This is the third novel he has built around the immensely likable Los Angeles County Sheriff’s Deputy Charlie Hood. His role in the complex story that unfolds around him is rather nicely suggested in the quotation from Herman Melville with which Parker begins the narrative: “There, then, he sat, holding that imbecile candle in the heart of that almighty forlornness.”

Hood has been detached to work with a Bureau of Alcohol, Tobacco, Firearms and Explosives task force charged with suppressing the illicit arms trade on the U.S. side of the border. When their stakeout of a staged buy in the parking lot of a store charmingly named Guns A Million (before you groan, consider that I once wrote about a place called Gun Heaven, which was located just steps from a hospital emergency room on Olympic Boulevard) goes awry, Charlie and his comrades are forced to shoot dead a young man who turns out to be the son of the feared Zeta cartel’s leader.

The gangsters’ vengeance is swift and savage, targeting not only the law enforcement officers involved but, as has become routine in Mexico, their loved ones. Ultimately, Charlie will be forced to undertake a journey into the heart of the narcos’ darkness to ransom a colleague, an exercise that will end in a dash for the border that eerily evokes the crossing of millions of Mexican migrants through the years.

Along the way, Hood encounters a half-mad cartel patron who insists that his depredations are a revolution against Mexican inequality and U.S. oppression: “Americans are the enemy of Mexico. They have the appetites of Satan and the money and guns to satisfy their appetites. They are rotting with luxury and godlessness and they have spent themselves into ruin. They have nothing in common with us but a border. . . . [T]hat rotting America will help me drive this rotting government from our land. . . . It will finance the revolution as well as myself. . . . “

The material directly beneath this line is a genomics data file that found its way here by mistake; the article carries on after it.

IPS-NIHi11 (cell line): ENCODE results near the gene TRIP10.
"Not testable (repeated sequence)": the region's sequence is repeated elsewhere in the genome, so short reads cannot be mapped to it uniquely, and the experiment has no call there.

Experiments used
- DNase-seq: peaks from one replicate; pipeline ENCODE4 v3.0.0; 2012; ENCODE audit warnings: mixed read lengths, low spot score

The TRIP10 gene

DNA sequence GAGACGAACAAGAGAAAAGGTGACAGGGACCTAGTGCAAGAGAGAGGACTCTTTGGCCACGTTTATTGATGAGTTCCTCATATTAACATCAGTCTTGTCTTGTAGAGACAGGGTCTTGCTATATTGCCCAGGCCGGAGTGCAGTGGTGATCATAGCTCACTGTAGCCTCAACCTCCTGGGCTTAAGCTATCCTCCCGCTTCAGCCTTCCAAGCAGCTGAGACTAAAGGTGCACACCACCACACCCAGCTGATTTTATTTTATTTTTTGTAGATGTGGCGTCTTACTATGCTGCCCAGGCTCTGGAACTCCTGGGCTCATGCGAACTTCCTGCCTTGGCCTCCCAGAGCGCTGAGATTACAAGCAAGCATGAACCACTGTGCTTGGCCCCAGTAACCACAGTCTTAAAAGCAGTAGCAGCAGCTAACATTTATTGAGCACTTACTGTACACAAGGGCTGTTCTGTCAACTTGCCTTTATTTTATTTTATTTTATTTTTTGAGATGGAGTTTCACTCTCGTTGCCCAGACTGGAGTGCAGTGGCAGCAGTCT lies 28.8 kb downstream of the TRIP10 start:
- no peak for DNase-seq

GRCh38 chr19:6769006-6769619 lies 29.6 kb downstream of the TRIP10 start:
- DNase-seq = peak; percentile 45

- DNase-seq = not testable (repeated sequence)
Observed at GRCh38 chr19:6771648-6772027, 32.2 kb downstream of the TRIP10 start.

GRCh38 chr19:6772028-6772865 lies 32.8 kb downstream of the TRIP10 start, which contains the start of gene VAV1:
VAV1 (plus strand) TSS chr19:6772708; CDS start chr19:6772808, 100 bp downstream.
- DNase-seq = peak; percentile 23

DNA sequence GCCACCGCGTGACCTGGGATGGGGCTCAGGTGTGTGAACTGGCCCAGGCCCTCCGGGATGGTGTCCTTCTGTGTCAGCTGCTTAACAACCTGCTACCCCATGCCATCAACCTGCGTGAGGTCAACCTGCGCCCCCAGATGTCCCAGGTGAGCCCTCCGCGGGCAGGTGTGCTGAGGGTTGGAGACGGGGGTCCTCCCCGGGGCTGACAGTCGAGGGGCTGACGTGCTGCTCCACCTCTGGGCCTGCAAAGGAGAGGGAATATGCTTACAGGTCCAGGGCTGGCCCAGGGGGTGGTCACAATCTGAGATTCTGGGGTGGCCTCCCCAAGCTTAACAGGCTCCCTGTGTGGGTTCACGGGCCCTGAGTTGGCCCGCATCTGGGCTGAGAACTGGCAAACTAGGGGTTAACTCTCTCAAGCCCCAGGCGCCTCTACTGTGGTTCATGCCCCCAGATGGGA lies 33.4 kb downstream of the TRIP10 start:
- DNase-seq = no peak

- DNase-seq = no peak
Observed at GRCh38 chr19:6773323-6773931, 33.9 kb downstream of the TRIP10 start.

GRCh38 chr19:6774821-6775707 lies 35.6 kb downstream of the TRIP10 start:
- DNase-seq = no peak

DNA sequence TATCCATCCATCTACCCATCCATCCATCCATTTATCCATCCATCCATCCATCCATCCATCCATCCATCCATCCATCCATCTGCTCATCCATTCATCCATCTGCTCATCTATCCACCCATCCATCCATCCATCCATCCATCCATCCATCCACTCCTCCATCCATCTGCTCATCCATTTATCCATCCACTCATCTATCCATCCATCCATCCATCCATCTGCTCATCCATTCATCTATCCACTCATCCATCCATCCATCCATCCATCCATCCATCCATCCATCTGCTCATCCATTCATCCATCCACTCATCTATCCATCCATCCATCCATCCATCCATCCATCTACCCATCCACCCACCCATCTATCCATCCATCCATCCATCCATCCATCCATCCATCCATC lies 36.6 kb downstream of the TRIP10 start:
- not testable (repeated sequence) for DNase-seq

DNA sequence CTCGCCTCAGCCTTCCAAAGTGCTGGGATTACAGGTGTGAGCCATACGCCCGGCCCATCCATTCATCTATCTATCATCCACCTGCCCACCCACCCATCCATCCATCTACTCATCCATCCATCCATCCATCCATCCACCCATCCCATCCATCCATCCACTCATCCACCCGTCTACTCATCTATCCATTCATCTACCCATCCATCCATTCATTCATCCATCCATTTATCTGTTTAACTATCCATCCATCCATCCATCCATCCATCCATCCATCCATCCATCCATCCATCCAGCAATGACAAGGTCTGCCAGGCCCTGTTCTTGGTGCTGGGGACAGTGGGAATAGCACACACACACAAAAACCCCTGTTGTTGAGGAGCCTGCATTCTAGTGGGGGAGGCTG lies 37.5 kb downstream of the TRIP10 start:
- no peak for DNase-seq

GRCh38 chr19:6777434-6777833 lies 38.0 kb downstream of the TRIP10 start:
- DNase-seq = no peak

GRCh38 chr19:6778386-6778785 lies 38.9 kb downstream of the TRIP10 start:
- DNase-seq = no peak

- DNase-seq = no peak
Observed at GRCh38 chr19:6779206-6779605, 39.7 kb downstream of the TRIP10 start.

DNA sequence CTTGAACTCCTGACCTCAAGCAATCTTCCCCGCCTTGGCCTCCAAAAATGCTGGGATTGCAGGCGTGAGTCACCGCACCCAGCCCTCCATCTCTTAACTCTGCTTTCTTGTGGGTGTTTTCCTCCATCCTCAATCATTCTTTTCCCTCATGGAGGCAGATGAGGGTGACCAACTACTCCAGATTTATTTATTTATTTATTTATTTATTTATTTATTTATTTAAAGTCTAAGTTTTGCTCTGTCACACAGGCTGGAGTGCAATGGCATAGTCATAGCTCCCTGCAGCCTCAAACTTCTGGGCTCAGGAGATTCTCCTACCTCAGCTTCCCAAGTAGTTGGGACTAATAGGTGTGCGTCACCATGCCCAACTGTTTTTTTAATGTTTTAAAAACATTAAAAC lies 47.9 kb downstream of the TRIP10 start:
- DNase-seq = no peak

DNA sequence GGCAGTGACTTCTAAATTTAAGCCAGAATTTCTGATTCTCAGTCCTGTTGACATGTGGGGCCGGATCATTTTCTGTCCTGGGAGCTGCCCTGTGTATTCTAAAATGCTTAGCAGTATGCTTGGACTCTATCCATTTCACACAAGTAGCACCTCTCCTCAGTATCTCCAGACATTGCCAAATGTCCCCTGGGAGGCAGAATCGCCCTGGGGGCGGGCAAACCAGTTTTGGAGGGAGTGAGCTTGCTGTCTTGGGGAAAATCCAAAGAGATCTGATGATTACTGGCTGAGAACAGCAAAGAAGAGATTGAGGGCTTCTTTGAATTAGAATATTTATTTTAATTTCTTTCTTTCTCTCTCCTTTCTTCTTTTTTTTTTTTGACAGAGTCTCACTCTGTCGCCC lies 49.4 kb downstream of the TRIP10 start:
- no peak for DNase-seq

One of the subplots that runs through “Iron River” involves not only American gun sales but also the manufacture of inexpensive, lethal firearms that has flourished with particular malignancy here in Southern California. His evocation of the glassy Orange County industrial park where it occurs in this story is, like so much else in this extraordinarily propulsive narrative, pitch perfect.

Fans of the previous Charlie Hood novels will welcome the reappearance of the dubious Bradley Smith, oldest son of the compelling Allison Murrieta, a lineal descendant of the storied Californio Robin Hood. Parker’s knowledge of California history is sufficiently detailed, by the way, so that the 19th century outlaw’s severed head manages to make a credible appearance. As for Bradley, suffice to say he’s managed here to get himself in worse and more deadly trouble than ever.

Parker has said elsewhere that, because of its lax gun laws and indifference to their consequences south of the border, he considers the United States “complicit” in Mexico’s current agonies. “Iron River” makes that point without a moment’s descent into the didactic. This is gripping literary entertainment with a point.